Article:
Colombia, Jamaica and Panamá Combat Urban Plastic Pollution

Last year, the governments of Colombia, Jamaica and Panamá launched a 42-million-dollar project to combat plastic pollution by mainstreaming circularity at city-level.

The three countries will be supported by the United Nations Environment Programme (UNEP), with funding from the Global Environment Facility (GEF) and support from the Cartagena Convention Secretariat, the project to reduce marine plastics and plastic pollution in Latin American and the Caribbean cites through a circular economy approach. As reported, the aim is to adopt closed-loop policies at city level, engage the private sector to do the same and create an inter-city network among Latin America and the Caribbean cities on marine plastics and plastic pollution more broadly, raising awareness on best practices.

According to the UNEP, nearly one-third of all plastic is single-use, 32 percent contaminates soil and freshwater ecosystems and as much as ten million tons are released into the ocean annually, worsening the triple planetary crisis – climate change, nature and biodiversity loss, and pollution and waste. “Without decisive action, this is expected to triple by 2060,” the organization underlined. Circularity would aim to keep materials such as plastics at their highest value throughout the value chain for as long as possible by transforming the way “we design, make, use and discard products”. The global economy is only 8.6 percent circular – a figure slightly increased in Latin America and the Caribbean at ten percent, UNEP added.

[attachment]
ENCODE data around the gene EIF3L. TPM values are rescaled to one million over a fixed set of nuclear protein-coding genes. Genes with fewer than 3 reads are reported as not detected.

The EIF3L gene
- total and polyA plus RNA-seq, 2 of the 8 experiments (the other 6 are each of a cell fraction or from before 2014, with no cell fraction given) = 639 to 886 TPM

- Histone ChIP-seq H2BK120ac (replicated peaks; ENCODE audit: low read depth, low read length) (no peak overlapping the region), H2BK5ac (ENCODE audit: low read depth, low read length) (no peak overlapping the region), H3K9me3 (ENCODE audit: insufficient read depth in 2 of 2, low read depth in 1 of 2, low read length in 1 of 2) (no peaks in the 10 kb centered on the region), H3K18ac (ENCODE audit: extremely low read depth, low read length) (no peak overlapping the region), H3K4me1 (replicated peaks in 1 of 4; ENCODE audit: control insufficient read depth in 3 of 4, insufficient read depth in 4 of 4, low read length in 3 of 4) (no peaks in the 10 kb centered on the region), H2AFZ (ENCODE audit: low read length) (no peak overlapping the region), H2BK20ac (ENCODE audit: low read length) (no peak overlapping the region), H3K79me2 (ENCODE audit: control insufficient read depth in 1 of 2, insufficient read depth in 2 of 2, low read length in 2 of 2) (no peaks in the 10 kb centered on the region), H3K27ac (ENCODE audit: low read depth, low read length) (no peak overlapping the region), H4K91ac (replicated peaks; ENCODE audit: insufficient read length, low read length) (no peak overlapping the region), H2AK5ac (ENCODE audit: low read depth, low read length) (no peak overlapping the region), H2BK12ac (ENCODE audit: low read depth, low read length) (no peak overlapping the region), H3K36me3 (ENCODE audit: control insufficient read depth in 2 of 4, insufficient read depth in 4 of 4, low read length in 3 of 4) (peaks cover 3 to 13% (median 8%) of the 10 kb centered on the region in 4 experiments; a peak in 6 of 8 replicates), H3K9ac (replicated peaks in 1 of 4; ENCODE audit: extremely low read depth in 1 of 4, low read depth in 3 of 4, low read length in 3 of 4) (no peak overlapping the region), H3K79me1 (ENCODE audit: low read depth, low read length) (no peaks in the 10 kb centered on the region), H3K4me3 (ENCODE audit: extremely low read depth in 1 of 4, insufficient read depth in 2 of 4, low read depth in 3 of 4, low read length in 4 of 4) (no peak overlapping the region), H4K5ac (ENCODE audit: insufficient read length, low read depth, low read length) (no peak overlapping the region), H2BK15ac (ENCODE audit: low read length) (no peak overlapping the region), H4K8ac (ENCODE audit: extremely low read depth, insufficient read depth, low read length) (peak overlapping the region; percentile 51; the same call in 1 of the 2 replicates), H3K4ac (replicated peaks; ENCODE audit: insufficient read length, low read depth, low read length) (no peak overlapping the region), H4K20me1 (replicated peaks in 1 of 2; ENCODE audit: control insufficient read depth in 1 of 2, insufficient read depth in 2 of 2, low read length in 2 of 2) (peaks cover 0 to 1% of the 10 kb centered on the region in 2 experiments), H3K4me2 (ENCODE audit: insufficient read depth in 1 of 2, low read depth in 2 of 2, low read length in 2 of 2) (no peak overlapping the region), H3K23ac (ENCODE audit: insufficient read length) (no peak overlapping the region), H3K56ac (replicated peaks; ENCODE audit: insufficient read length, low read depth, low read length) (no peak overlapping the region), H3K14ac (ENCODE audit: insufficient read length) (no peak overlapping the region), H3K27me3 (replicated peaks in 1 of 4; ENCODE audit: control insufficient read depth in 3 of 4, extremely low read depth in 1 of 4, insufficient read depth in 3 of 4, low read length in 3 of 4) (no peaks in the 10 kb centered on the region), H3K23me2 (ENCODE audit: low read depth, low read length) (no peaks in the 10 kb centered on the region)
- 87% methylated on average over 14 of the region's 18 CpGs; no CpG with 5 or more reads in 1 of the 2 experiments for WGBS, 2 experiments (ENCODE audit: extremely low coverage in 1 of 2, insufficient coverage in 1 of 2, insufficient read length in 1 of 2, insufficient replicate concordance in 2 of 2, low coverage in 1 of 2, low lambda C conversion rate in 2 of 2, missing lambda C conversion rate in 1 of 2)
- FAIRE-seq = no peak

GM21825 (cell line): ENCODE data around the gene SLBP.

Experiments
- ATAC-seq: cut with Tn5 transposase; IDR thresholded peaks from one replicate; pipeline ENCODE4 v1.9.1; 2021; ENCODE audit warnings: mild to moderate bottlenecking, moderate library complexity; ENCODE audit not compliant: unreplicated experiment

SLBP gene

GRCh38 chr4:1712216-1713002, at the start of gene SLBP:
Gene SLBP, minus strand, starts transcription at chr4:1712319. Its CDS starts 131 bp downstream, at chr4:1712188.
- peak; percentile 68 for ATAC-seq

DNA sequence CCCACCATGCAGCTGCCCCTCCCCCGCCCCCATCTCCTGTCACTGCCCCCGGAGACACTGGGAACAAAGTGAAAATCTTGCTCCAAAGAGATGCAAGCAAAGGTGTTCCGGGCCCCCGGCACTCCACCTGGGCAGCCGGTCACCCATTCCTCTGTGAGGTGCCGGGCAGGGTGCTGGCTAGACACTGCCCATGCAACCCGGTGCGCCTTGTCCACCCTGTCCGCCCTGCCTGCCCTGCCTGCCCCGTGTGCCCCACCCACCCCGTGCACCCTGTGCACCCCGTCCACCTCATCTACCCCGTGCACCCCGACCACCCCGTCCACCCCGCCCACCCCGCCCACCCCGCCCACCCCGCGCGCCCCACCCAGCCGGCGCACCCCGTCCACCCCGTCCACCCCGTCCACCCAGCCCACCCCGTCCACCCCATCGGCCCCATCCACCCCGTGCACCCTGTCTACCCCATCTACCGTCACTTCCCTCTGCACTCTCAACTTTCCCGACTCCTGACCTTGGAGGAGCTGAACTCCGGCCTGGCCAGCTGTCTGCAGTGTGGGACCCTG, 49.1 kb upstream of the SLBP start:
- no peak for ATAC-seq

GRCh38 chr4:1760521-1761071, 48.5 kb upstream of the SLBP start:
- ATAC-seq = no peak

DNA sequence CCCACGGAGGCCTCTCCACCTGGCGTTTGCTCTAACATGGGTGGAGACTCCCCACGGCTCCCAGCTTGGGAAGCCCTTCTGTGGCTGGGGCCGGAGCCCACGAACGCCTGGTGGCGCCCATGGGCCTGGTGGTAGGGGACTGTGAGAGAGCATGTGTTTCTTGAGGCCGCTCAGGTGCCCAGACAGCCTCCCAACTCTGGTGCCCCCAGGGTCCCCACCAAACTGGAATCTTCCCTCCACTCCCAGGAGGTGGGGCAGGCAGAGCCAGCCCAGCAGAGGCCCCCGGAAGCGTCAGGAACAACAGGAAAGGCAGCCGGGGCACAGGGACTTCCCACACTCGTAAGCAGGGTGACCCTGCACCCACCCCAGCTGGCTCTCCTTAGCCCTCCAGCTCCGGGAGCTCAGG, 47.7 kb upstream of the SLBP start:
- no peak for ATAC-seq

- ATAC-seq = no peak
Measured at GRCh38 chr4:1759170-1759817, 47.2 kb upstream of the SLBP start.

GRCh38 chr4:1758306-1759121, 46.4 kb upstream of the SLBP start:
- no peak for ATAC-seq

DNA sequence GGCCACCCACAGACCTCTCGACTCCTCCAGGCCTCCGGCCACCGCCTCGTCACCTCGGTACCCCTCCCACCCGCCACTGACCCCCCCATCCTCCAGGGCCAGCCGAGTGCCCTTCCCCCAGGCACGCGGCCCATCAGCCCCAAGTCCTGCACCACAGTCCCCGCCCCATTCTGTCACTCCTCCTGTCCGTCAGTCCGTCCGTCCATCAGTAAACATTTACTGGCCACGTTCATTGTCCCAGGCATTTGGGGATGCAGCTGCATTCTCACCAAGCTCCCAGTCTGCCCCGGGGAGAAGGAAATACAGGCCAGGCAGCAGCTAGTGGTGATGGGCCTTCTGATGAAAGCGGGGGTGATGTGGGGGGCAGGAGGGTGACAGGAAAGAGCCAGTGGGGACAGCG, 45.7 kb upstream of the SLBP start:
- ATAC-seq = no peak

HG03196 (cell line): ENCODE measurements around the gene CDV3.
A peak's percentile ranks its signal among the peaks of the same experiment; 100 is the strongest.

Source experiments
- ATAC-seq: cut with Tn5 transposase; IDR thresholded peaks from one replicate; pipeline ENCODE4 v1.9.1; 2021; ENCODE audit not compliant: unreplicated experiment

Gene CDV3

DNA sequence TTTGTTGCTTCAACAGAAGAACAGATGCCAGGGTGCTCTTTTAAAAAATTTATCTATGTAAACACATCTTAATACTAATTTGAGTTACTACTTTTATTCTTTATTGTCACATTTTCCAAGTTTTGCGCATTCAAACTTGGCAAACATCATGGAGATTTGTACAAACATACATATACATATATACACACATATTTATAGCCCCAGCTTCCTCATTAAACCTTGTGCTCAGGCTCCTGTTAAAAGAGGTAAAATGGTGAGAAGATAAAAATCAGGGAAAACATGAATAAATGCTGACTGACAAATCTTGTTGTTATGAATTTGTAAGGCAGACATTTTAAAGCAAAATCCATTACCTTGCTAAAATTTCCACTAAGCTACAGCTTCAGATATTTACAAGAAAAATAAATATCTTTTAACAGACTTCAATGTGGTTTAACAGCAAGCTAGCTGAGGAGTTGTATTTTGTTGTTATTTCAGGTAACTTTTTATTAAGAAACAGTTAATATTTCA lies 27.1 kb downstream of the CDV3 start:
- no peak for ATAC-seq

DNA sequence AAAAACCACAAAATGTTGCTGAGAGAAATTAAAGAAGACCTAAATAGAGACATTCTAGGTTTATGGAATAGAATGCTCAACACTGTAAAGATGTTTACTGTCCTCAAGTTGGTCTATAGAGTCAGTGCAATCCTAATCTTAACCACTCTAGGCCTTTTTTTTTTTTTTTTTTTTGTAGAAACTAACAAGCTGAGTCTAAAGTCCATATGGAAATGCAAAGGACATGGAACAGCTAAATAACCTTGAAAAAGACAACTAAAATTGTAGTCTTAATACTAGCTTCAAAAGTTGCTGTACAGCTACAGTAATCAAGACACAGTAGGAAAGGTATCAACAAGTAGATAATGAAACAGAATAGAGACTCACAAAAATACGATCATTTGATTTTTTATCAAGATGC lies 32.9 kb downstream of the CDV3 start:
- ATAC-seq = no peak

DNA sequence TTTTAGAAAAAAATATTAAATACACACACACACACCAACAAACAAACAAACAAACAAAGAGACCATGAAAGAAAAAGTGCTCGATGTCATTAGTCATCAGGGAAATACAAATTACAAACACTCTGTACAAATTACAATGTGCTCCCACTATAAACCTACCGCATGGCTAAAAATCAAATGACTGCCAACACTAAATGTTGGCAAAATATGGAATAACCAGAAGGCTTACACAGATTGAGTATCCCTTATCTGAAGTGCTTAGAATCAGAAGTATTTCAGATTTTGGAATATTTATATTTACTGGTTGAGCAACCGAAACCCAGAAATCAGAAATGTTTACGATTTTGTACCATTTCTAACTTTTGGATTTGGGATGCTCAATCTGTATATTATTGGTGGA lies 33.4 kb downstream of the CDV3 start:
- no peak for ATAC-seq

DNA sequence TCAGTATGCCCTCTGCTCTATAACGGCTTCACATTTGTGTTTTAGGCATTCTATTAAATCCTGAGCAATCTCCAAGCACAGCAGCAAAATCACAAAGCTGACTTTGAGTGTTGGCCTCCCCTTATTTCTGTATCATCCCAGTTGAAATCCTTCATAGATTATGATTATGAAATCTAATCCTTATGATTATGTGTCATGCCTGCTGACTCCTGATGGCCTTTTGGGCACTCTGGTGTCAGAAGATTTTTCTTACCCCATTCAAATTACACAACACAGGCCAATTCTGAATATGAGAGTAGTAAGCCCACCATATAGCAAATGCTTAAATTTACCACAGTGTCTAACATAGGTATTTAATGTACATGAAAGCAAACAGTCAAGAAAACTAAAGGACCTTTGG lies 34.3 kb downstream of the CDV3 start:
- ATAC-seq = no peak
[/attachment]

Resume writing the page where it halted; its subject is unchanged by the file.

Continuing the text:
Exposure to mismanaged plastics can harm human health and marine species, causing entanglement and injury, ingestion, suffocation and toxic contamination. Additionally, the open burning of plastics may release toxic persistent organic pollutants – chemicals that do not break down in the environment and contaminate air, water and food. By prioritizing innovative interventions upstream and identifying products that contain chemicals of concern, policy and fiscal instruments would be applied to cut the use of unnecessary or toxic plastic products, UNEP emphasized. Moreover, that would also limit and ban the open burning of plastics and develop reuse and refill systems, as well as new circular business models in collaboration with those along plastic value chains.

The UN organization is convinced that a rapid shift to a circular economy can diminish the volume of plastics polluting the ocean by over 80 percent, reducing reliance on the creation of new plastic and saving governments over 70 billion US-Dollar in less than 20 years. What is more, these measures were able to create an additional 700,000 jobs by 2040.

The four-year project would bring Barranquilla and Cartagena in Colombia, Kingston and Montego Bay in Jamaica and Panamá City and Colón in Panamá – alongside other cities in Latin America and the Caribbean – in line with international best practices.

(Published in GLOBAL RECYCLING Magazine 1/2024, Page 6, Photo: Dee /